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Judiciary committed to resolving electoral disputes

BY: Justice Agbenorsi
Justice Marful- Sau

The Director of the Judicial Training Institute (JTI) and Justice of the Supreme Court, Justice Samuel K. Marful-Sau, has reiterated the judiciary’s commitment to settle all electoral disputes that come before the court.

According to him, the timely disposal of electoral disputes was one of the key tenets of the country’s democratic processes, hence the need to resolve them within the shortest possible time.

He was speaking at the training of 35 selected court registrars of the Supreme, Appeal and High courts on electoral laws.

Justice Marful-Sau observed that there was agitation after the December 7 elections and said: “I know you have listened to radio and read the newspapers and there is so much agitation. I can see that so many cases will come to the court especially parliamentary election disputes.

“Candidates may decide to come to court, and when they come, we should not fail them because we are expected to deliver justice within the shortest possible time,” he said. 

Training

The training was organised by the Senior Staff Association of the Judicial Service of Ghana (SSA/JUG), in collaboration with the JTI and the STAR Ghana Foundation.

It was on the theme: “The role of registrars in the adjudication of electoral disputes”.

Justice Marful-Sau explained that the objective of the training was to educate the registrars on their role in the adjudication of electoral disputes and the processes involved in the commencement of parliamentary election disputes.

The training, he said, would facilitate the early disposal of any electoral dispute brought before the court in the coming days.

“Electoral dispute is something that is so dear to our democratic process and so it should be given special treatment. It should not be treated like a land or labour case because everything concerning it is time bound,” he said.  

Electoral dispute

The acting President of the SSA/JUG, Mrs Marilyn Suttah, observed that election-related disputes formed an intrinsic part of the country’s electoral process and intimated that the credibility of the process could be measured by the capacity of state institutions, such as the judiciary, to effectively resolve such disputes.

The Judicial Service, she said, had improved justice delivery over the past decade through various strategic interventions in order to build the capacity of its staff and administer justice expeditiously.

 “The service, therefore, recognises continuous legal education as critical and hence utilises every opportunity to secure relevant training for judges and staff.”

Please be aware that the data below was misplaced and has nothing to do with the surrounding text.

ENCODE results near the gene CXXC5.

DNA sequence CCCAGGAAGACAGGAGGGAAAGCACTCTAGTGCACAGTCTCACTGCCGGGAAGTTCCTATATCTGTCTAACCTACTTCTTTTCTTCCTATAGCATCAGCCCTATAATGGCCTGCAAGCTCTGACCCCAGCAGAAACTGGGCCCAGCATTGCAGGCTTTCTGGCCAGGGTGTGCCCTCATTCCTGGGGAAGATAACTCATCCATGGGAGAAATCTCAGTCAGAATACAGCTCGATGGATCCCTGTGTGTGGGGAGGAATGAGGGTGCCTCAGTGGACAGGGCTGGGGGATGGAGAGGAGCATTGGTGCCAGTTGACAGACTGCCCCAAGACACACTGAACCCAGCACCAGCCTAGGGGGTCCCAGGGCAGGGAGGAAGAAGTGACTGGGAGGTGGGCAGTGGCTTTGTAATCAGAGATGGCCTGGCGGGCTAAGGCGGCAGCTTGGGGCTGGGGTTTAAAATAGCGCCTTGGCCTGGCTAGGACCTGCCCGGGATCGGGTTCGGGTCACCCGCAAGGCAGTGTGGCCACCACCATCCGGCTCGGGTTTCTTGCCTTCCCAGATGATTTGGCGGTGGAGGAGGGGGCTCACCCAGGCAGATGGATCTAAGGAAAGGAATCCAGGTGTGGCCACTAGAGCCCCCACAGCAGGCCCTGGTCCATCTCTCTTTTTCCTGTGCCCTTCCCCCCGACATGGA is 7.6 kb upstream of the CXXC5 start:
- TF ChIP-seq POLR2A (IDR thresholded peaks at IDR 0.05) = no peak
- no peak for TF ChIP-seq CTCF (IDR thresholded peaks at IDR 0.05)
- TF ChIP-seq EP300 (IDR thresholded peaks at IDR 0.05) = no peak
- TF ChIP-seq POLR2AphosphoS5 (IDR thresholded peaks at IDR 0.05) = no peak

Registrar

Mrs Suttah noted that the role of the registrar towards effective election dispute adjudication was very crucial, since he or she was the first port of call for litigants.

However, she said, registrars had not been trained and sensitised to the provisions that guided their work, adding that that “has become necessary for the capacity of frontline staff to be enhanced, specifically on their role in the adjudication of electoral disputes in order to enhance their knowledge to be able to efficiently and effectively provide the required support to the judges”.

“This training and capacity gap requires immediate addressing to ensure the holistic preparedness of the entire judicial institution to effectively discharge its mandate,” she said.

Background

Ahead of the December 7 general election, the Supreme Court launched the fourth edition of the manual on election adjudication in Ghana, with the assurance that disputes brought before it would be resolved within 42 days.

The manual is a reference point for all electoral laws in the country, as well as court decisions on electoral disputes.

It serves as a guide for judges, lawyers, political parties, the EC, candidates and the public on electoral laws, court decisions and the procedures involved in election adjudication from the High Court, which deals with parliamentary election disputes, to the Supreme Court, which deals with presidential election disputes.

The manual was first introduced for the 2008 elections by the then Chief Justice, Mrs Justice Georgina Theodora Wood, and has subsequently been revised and updated every election year, taking into consideration changes in electoral laws and new court decisions on electoral disputes.

Apart from the new amendments to the Supreme Court Rules, other pieces of updated information in the manual include the Public Elections (Registration of Voters) Amendment Regulations (C.I. 126), which makes the Ghana Card and the passport the only acceptable legal documents required for one to register as a voter, and this year’s Supreme Court decision that upheld C.I. 126 and the EC’s constitutional mandate to compile a new voters register.

The fourth edition was put together by a committee chaired by Justice Jones Dotse, a Justice of the Supreme Court.